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Neurobiol Dis. 2017 Sep;105:33-41. doi: 10.1016/j.nbd.2017.05.007. Epub 2017 May 13.

Molecular imaging of serotonin degeneration in mild cognitive impairment.

Author information

1
Department of Psychiatry and Behavioral Sciences, Johns Hopkins University School of Medicine, Baltimore, MD, United States; Division of Nuclear Medicine, Russell H. Morgan Department of Radiology and Radiological Sciences, Johns Hopkins University School of Medicine, Baltimore, MD, United States. Electronic address: gsmith95@jhmi.edu.
2
Department of Psychiatry and Behavioral Sciences, Johns Hopkins University School of Medicine, Baltimore, MD, United States.
3
Department of Medicine, Division of General Internal Medicine, Johns Hopkins University School of Medicine, Baltimore, MD, United States.
4
Department of Pathology (Neuropathology), Johns Hopkins University School of Medicine, Baltimore, MD, United States.
5
Division of Neuroradiology, Russell H. Morgan Department of Radiology and Radiological Sciences, Johns Hopkins University School of Medicine, Baltimore, MD, United States.
6
Section of High Resolution Brain PET, Division of Nuclear Medicine, Russell H. Morgan Department of Radiology and Radiological Sciences, Johns Hopkins University School of Medicine, Baltimore, MD, United States.
7
Department of Psychiatry and Behavioral Sciences, Johns Hopkins University School of Medicine, Baltimore, MD, United States; Section of High Resolution Brain PET, Division of Nuclear Medicine, Russell H. Morgan Department of Radiology and Radiological Sciences, Johns Hopkins University School of Medicine, Baltimore, MD, United States; Department of Neuroscience, Johns Hopkins University School of Medicine, Baltimore, MD, United States; Department of Environmental Health Sciences, Johns Hopkins Bloomberg School of Public Health, Baltimore, MD, United States.

Abstract

Neuropathological and neuroimaging studies have consistently demonstrated degeneration of monoamine systems, especially the serotonin system, in normal aging and Alzheimer's disease. The evidence for degeneration of the serotonin system in mild cognitive impairment is limited. Thus, the goal of the present study was to measure the serotonin transporter in vivo in mild cognitive impairment and healthy controls. The serotonin transporter is a selective marker of serotonin terminals and of the integrity of serotonin projections to cortical, subcortical and limbic regions and is found in high concentrations in the serotonergic cell bodies of origin of these projections (raphe nuclei). Twenty-eight participants with mild cognitive impairment (age 66.6±6.9, 16 males) and 28 healthy, cognitively normal, demographically matched controls (age 66.2±7.1, 15 males) underwent magnetic resonance imaging for measurement of grey matter volumes and high-resolution positron emission tomography with well-established radiotracers for the serotonin transporter and regional cerebral blood flow. Beta-amyloid imaging was performed to evaluate, in combination with the neuropsychological testing, the likelihood of subsequent cognitive decline in the participants with mild cognitive impairment. The following hypotheses were tested: 1) the serotonin transporter would be lower in mild cognitive impairment compared to controls in cortical and limbic regions, 2) in mild cognitive impairment relative to controls, the serotonin transporter would be lower to a greater extent and observed in a more widespread pattern than lower grey matter volumes or lower regional cerebral blood flow and 3) lower cortical and limbic serotonin transporters would be correlated with greater deficits in auditory-verbal and visual-spatial memory in mild cognitive impairment, not in controls. Reduced serotonin transporter availability was observed in mild cognitive impairment compared to controls in cortical and limbic areas typically affected by Alzheimer's disease pathology, as well as in sensory and motor areas, striatum and thalamus that are relatively spared in Alzheimer's disease. The reduction of the serotonin transporter in mild cognitive impairment was greater than grey matter atrophy or reductions in regional cerebral blood flow compared to controls. Lower cortical serotonin transporters were associated with worse performance on tests of auditory-verbal and visual-spatial memory in mild cognitive impairment, not in controls. The serotonin system may represent an important target for prevention and treatment of MCI, particularly the post-synaptic receptors (5-HT4 and 5-HT6), which may not be as severely affected as presynaptic aspects of the serotonin system, as indicated by the observation of lower serotonin transporters in MCI relative to healthy controls.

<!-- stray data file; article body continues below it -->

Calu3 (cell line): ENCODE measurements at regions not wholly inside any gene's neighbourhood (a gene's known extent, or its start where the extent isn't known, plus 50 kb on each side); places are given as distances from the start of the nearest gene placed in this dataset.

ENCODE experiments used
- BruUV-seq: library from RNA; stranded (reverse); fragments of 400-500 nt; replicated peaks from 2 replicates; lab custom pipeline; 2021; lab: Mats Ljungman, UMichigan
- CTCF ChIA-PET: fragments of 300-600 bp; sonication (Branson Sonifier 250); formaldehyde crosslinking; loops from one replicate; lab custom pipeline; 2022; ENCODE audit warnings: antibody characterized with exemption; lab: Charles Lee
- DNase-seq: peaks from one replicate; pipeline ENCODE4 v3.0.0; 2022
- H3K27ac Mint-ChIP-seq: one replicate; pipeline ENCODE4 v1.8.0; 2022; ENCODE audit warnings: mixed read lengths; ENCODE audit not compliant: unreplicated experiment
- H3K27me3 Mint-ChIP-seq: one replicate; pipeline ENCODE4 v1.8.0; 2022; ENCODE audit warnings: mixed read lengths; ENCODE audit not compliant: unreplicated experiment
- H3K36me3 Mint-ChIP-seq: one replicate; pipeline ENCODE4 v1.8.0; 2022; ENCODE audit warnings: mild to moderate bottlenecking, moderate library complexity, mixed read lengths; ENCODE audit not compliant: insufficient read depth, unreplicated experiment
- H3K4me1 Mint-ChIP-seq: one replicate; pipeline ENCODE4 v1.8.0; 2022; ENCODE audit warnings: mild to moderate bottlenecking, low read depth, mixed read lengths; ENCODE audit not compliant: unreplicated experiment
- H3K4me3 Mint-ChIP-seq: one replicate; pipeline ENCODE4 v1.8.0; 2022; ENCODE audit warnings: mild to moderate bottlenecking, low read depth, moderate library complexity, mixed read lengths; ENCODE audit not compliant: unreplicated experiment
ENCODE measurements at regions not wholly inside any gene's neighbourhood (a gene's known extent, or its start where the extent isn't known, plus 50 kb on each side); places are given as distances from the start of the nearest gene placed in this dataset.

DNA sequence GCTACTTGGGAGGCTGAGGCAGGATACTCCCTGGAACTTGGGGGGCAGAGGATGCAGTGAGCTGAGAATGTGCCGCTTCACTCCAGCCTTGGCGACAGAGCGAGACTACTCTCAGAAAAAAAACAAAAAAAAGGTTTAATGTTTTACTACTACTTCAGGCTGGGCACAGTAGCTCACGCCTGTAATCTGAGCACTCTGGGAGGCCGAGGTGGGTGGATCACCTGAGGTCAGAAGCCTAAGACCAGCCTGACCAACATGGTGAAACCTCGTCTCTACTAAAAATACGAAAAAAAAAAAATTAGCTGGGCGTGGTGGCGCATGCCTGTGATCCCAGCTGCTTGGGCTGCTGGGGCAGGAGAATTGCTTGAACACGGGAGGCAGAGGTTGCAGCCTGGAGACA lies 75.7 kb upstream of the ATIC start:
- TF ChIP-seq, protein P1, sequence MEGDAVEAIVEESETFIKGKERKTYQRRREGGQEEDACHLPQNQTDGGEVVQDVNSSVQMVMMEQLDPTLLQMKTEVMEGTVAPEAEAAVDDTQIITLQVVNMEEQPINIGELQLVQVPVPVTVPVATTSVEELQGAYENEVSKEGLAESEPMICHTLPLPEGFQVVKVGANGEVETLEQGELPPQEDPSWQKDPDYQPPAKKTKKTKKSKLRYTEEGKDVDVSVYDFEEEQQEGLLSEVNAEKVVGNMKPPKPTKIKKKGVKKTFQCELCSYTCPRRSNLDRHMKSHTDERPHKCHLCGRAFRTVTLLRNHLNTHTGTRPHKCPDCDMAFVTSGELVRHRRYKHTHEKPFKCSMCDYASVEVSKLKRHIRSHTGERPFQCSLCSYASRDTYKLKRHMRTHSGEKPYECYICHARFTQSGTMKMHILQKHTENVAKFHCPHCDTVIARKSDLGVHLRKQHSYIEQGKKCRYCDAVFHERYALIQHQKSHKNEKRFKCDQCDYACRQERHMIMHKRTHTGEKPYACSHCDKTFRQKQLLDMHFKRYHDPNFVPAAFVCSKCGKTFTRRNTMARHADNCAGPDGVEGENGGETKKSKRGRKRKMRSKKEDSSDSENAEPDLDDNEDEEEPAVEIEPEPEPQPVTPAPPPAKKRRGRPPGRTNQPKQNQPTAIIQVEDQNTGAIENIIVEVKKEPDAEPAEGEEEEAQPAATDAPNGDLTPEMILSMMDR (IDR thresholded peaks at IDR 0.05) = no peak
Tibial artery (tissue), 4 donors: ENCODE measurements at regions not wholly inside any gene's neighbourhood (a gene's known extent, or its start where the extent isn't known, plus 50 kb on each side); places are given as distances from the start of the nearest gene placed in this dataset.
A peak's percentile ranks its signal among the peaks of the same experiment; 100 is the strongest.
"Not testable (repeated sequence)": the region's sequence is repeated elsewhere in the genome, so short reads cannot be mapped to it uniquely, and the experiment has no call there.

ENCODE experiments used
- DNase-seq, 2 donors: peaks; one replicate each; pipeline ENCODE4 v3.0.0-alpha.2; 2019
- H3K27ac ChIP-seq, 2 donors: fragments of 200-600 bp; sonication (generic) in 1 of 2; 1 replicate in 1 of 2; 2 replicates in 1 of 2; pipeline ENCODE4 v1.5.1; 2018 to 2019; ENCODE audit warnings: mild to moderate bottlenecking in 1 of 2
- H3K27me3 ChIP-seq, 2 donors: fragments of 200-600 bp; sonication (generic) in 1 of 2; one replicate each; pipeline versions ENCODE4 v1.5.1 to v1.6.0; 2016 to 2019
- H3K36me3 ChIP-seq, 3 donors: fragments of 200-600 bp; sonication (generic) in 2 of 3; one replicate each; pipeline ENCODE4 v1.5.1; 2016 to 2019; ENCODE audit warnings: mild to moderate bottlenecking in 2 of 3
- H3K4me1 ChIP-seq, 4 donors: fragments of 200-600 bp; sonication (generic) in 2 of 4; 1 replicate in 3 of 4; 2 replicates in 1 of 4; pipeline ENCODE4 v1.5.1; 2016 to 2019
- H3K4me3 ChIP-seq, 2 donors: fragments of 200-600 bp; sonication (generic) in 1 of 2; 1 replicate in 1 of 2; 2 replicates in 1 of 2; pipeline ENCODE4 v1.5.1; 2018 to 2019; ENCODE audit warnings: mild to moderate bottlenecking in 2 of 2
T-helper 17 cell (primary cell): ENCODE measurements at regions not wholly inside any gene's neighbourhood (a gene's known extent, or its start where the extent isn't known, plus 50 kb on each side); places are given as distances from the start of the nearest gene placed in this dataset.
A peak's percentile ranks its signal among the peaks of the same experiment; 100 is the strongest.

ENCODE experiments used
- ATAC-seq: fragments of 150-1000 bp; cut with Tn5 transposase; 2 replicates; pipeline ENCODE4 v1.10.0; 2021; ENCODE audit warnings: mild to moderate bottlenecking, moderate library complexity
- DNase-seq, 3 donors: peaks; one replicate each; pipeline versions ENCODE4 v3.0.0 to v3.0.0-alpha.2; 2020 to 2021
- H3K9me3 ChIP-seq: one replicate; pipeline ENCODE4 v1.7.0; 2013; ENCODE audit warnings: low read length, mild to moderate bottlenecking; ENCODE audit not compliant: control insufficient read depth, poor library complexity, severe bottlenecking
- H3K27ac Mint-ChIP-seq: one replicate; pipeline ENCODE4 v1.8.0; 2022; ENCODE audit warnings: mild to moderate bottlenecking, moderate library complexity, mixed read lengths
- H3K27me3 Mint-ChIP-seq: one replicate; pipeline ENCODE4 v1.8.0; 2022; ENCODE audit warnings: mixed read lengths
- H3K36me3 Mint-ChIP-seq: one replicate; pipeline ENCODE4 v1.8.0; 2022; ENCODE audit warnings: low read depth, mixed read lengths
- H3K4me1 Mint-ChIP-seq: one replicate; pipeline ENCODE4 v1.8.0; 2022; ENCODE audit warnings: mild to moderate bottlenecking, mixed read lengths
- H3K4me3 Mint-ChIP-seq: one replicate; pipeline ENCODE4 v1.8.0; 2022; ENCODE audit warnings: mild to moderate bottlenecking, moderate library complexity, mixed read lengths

KEYWORDS:

Aging; Mild cognitive impairment; Positron emission tomography (PET); Serotonin transporter

PMID:
28511918
PMCID:
PMC5663212
DOI:
10.1016/j.nbd.2017.05.007
[Indexed for MEDLINE]
Free PMC Article

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